It was a battle down to the second finish line for the selection of a new chairman for a Bronx community board.
Anthony Vitaliano, vice chairman of east Bronx Community Board 11 won the seat Thursday, Dec. 20 in a run-off election tainted with both the borough president and local city councilman working behind the scene to push another candidate.
Vitaliano, a retired decorated NYPD lieutenant, beat Democratic state committeeman Joe McManus 24-to-16, with one abstention, in the run-off vote after neither reached more than 50% of the vote in the first go-round of voting.
The pair came in ahead of Al D’Angelo, head of the Morris Park Community Association, and Irene Rukaj, a perennial local political candidate who nominated herself at the last minute.
A victorious Vitaliano pledged to be “available 24/7” to board members and said he would call for the board to limit the chair’s position to two four-year terms.
Vitaliano spent 40 years with NYPD, last serving as commander of the Bronx homicide and then robbery units..
McManus, a long time board member, is also a member of the Enterprise Association Steamfitters Local 638 for over 40 years, and is currently its Bronx political representative. He is also a Democratic state committeeman for the 80th Assembly District who actively campaigned for local Assemblywoman Naomi Rivera, who lost in the September primary to Mark Gjonaj.
Although, under City Charter rules, McManus’ political position wouldn’t bar him from chairing the board, nominee D’Angelo expressed reservations, as did some other board members.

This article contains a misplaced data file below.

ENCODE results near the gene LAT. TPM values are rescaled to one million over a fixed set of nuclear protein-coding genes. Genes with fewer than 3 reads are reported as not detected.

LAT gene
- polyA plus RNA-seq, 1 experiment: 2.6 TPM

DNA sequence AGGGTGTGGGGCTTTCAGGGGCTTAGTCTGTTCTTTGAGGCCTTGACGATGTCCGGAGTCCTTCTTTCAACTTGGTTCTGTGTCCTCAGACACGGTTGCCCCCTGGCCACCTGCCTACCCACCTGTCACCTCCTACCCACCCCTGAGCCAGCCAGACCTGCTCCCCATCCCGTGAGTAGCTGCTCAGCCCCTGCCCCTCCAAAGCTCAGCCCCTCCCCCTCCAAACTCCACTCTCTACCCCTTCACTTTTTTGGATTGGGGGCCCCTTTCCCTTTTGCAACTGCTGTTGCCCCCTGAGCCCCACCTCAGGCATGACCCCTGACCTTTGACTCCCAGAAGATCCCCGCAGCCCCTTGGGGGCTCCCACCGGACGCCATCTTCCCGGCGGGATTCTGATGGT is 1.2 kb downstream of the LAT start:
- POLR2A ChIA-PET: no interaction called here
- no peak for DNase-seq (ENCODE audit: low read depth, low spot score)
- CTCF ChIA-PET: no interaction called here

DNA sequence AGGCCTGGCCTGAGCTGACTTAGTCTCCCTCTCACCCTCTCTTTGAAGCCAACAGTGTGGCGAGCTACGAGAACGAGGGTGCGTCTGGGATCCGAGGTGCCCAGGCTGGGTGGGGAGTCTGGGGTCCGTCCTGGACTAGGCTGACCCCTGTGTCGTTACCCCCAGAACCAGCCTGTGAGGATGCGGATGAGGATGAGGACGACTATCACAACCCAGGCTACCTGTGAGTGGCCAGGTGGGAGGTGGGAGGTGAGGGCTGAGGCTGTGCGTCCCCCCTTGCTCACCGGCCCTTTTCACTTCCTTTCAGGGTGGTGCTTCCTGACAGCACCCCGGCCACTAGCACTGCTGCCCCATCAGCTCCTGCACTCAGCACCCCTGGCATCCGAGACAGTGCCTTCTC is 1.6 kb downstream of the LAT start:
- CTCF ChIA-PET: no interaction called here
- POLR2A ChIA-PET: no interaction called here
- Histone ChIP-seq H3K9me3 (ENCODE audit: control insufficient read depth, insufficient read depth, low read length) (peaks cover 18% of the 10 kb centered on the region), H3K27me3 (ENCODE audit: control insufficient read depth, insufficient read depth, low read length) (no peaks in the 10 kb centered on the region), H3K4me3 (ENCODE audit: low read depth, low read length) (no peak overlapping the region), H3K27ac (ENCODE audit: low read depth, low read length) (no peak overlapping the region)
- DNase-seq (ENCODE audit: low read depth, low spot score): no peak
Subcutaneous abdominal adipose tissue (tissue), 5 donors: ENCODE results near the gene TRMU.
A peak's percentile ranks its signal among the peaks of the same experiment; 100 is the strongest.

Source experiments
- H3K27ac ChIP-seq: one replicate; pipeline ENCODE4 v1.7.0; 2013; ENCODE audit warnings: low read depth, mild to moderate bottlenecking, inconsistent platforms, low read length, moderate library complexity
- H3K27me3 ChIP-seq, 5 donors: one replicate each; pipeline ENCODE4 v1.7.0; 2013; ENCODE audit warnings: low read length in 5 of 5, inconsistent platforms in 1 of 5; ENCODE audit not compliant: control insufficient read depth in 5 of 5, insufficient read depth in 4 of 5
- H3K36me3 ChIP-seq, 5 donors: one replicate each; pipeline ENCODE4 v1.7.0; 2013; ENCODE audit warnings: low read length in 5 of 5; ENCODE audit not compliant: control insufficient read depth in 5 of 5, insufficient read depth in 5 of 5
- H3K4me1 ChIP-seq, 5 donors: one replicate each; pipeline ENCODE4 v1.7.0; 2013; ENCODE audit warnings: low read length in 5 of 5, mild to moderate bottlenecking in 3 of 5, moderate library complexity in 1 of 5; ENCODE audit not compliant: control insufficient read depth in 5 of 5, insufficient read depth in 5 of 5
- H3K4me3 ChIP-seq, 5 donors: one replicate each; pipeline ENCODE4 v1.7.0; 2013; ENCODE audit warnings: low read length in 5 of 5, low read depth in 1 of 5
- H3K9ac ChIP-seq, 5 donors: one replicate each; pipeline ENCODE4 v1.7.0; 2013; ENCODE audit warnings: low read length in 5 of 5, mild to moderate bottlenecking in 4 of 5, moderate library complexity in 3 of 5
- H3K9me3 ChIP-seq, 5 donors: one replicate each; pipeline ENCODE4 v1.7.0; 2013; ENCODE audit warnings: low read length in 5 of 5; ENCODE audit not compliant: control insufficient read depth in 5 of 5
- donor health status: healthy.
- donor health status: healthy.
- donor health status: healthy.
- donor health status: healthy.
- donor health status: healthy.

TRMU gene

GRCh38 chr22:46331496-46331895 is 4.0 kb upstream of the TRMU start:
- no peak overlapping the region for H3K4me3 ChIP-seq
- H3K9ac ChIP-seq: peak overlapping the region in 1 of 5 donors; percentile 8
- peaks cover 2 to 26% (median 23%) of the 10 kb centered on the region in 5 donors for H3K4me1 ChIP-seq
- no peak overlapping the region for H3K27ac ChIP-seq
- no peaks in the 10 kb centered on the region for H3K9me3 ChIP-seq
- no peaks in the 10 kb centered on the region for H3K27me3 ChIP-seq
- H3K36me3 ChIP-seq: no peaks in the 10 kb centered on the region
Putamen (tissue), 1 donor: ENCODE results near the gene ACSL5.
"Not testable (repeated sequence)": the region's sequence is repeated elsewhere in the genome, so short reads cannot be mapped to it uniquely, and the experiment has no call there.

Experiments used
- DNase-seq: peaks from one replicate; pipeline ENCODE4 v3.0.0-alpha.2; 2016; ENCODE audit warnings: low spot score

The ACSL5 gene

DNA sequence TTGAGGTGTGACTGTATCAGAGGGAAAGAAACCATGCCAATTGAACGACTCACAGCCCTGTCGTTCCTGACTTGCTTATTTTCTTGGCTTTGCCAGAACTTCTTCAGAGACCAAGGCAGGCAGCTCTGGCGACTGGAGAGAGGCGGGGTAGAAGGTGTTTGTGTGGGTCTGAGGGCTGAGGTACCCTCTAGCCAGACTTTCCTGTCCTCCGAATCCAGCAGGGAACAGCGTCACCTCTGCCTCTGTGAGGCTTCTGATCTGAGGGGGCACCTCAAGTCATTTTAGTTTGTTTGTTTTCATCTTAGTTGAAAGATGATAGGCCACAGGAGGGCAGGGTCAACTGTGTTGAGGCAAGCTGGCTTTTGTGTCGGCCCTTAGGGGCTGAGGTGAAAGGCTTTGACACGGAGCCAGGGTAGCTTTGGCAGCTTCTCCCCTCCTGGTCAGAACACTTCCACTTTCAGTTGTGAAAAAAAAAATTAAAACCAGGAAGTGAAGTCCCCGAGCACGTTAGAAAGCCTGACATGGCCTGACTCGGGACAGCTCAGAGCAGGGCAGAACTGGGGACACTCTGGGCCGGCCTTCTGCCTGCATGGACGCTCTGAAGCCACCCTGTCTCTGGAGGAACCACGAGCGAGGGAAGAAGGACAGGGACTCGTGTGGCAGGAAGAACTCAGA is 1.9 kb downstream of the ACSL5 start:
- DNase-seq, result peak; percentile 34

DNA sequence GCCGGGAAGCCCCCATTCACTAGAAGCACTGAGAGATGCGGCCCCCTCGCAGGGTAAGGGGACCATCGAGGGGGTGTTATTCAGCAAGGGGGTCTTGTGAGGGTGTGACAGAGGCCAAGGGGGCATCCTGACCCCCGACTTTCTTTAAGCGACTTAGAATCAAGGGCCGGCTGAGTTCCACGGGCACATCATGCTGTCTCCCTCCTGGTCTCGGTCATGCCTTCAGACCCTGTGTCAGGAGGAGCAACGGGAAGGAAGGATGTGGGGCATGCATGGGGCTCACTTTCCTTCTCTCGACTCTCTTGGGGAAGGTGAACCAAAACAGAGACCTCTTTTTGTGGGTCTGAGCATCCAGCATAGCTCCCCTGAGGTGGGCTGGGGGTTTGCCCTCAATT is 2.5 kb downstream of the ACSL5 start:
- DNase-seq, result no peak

Borough President Ruben Diaz Jr. and Councilman Jimmy Vacca came under some fire for actively campaigning for McManus. Though legal, some complained it raised a potential conflict of interest since many developers who contribute heavily to electeds’ campaigns must also come before local community boards to win approval for their projects.
City Council members nominate board members for two-year terms, and borough presidents appoint them to the boards – and can choose not to re-appoint them, as Diaz recently did with 13 members of Community Board 9 in Soundview, where he has been wrangling with the district manager there.
The Board 11 vote was to fill the seat of longtime chair Dom Castore, who died in November after a lengthy battle with illness that left the board without a chair for two years. Vitaliano had filled in as acting chairman of the board, which covers Morris Park, Pelham Parkway, Van Nest, Eastchester and Allerton.
Under board procedures, each candidate spoke for three minutes, highlighting their strengths, followed by a question-and-answer segment, with nominees given one-minute response times to member questions.
Each candidate was also asked one question by each member of the board and were given one minute response times.
Questions varied from how each nominee thought they would be able to improve education in the district to how they will manage the chaos that can sometime consume board meetings.
Although nominees differed opinions on a number of issues, they all agreed they want to see an end to the chaos that has often marked fractious meetings at the 48-member board.
Board chairpersons, an unpaid position, work as liaisons between board members and the district manager, who executes any motions the board passes.
They are also the eyes and ears of the neighborhood for quality of life issues.
Kirsten Sanchez can be reach via e-mail at email@example.com or by phone at (718) 742-3394